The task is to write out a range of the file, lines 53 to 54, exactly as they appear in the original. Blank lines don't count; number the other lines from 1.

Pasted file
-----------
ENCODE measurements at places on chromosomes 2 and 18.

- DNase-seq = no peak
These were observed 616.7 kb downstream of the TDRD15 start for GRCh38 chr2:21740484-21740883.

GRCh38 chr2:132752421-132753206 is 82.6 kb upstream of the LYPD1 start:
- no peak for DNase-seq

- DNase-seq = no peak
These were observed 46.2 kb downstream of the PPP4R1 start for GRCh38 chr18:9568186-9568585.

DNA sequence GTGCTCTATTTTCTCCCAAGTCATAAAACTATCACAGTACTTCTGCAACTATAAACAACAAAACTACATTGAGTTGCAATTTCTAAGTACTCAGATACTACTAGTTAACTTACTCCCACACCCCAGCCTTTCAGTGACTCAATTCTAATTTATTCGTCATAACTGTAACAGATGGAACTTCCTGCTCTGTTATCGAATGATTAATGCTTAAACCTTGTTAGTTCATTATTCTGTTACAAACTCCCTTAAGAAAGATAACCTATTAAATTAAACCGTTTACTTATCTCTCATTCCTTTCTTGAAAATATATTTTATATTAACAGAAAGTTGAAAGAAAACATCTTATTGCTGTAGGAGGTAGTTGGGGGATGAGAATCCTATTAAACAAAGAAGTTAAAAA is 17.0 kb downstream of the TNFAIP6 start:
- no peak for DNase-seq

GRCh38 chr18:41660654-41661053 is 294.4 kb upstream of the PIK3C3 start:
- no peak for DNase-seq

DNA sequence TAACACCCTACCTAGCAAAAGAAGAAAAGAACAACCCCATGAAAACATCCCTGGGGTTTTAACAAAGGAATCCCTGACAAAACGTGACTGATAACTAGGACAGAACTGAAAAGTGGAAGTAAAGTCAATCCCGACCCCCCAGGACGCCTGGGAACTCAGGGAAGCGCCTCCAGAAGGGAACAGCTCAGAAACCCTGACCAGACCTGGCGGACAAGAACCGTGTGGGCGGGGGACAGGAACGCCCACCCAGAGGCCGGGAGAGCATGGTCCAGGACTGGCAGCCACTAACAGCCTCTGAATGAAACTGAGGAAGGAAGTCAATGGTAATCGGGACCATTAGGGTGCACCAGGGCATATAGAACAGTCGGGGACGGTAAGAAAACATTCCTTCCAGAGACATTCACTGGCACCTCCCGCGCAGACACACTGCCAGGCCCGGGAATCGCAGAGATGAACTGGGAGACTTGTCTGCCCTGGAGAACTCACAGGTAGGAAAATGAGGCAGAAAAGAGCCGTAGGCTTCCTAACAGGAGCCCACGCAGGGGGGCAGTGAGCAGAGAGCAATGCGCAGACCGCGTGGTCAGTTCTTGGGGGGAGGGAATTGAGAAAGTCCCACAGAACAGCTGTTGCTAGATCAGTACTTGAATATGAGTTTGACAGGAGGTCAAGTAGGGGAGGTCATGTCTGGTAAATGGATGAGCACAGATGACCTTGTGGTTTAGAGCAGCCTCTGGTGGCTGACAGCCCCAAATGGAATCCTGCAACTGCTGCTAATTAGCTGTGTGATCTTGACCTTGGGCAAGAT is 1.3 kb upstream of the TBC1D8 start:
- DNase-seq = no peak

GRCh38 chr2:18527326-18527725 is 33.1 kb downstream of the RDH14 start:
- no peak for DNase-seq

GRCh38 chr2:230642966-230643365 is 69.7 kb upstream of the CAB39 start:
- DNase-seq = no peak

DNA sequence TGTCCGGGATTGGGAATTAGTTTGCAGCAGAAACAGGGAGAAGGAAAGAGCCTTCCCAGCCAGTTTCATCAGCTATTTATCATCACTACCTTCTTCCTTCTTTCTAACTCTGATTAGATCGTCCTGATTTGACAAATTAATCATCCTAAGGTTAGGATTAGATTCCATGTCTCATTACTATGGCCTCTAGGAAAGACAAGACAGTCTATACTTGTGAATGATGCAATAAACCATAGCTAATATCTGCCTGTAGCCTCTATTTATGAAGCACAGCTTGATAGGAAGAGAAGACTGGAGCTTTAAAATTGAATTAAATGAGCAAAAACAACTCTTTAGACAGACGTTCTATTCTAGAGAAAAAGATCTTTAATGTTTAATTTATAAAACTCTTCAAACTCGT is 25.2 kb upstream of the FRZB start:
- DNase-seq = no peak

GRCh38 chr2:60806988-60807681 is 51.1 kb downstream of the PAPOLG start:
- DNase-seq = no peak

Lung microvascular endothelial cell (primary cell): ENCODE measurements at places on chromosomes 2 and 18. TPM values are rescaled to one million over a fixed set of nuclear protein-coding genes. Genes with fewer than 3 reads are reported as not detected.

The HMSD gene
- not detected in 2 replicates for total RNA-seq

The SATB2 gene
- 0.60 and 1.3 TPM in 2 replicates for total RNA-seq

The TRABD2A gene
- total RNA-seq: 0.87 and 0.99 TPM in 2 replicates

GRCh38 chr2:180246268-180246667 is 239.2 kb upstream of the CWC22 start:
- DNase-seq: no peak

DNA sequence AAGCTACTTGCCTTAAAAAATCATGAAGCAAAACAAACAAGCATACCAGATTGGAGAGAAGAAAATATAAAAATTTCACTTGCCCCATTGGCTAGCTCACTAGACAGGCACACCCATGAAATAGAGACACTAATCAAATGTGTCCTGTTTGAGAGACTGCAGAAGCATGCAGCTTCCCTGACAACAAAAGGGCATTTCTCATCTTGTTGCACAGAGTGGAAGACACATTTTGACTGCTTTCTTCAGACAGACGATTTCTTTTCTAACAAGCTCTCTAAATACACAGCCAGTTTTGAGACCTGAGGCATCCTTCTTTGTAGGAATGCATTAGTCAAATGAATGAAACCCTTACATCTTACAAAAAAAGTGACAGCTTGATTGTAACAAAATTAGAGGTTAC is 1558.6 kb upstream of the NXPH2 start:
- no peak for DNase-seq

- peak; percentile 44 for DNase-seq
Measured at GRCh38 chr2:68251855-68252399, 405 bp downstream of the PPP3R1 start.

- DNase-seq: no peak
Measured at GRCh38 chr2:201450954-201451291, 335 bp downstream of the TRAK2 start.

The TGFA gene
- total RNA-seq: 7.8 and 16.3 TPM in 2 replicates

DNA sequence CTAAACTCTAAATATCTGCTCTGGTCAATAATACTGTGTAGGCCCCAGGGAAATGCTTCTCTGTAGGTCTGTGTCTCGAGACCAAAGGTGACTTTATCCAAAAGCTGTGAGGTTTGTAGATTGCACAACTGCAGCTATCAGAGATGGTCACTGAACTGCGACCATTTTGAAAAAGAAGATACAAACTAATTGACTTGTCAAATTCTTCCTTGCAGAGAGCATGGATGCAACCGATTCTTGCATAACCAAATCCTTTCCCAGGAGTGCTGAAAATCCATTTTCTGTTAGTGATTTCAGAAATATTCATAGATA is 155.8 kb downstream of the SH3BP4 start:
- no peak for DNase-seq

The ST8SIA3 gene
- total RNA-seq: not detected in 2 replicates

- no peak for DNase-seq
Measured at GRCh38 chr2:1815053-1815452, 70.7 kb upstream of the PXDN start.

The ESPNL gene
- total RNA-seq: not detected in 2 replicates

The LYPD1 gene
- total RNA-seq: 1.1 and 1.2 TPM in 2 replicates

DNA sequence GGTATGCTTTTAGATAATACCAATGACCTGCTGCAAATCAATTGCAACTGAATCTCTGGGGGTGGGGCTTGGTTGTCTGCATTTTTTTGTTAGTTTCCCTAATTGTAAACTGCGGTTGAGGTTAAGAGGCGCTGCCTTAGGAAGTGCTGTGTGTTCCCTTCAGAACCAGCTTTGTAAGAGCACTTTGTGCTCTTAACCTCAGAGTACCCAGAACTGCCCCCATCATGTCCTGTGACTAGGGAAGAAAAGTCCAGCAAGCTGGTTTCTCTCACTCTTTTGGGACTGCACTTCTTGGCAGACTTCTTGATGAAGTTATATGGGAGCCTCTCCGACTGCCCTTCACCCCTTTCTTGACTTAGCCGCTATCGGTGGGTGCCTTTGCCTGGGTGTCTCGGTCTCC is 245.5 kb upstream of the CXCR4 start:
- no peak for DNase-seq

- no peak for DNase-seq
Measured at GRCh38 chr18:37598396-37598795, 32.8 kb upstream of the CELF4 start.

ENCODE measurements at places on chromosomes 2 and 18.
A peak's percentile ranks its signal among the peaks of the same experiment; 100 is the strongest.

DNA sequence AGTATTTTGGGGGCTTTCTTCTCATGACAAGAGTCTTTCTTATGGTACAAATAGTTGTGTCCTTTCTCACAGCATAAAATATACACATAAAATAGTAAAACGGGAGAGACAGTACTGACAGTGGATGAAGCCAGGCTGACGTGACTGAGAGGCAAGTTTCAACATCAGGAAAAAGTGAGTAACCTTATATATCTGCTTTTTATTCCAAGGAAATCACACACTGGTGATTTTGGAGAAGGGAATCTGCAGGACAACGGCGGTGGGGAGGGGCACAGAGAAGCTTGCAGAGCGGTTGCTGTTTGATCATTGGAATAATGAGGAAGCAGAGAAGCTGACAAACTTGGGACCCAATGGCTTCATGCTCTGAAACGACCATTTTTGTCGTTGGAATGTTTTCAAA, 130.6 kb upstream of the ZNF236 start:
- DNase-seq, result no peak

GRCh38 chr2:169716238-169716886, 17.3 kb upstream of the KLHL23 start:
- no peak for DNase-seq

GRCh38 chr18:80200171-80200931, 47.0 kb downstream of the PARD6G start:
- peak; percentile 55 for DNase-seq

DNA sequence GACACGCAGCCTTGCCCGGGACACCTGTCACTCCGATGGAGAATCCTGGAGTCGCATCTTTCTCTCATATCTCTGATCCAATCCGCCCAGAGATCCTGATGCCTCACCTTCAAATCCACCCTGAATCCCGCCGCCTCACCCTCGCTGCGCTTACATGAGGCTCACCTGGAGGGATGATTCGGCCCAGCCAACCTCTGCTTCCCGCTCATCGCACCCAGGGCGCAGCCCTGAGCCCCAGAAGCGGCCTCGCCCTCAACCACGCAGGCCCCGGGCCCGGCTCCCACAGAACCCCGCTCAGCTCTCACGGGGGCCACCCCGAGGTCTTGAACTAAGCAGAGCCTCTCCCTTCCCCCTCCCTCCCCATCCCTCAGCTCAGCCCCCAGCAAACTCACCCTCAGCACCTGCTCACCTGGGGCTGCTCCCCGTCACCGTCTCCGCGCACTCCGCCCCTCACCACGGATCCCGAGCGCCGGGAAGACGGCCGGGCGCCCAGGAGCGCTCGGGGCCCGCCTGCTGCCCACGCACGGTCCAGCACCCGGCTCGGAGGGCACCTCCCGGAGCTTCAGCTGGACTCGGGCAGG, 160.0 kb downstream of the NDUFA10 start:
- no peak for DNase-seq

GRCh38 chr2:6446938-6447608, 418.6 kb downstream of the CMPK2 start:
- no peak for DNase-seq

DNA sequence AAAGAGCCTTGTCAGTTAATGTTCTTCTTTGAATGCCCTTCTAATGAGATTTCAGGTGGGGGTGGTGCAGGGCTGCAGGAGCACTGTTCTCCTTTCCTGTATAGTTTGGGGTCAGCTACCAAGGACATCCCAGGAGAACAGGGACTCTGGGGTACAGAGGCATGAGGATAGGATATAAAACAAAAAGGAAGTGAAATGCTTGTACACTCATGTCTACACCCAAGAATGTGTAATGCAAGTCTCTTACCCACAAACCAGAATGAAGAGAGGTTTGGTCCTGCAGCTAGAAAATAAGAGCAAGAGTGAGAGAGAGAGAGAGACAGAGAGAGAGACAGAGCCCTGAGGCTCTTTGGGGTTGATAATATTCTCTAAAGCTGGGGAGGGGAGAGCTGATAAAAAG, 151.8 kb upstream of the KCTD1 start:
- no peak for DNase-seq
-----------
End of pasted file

ENCODE measurements at places on chromosomes 2 and 18.
A peak's percentile ranks its signal among the peaks of the same experiment; 100 is the strongest.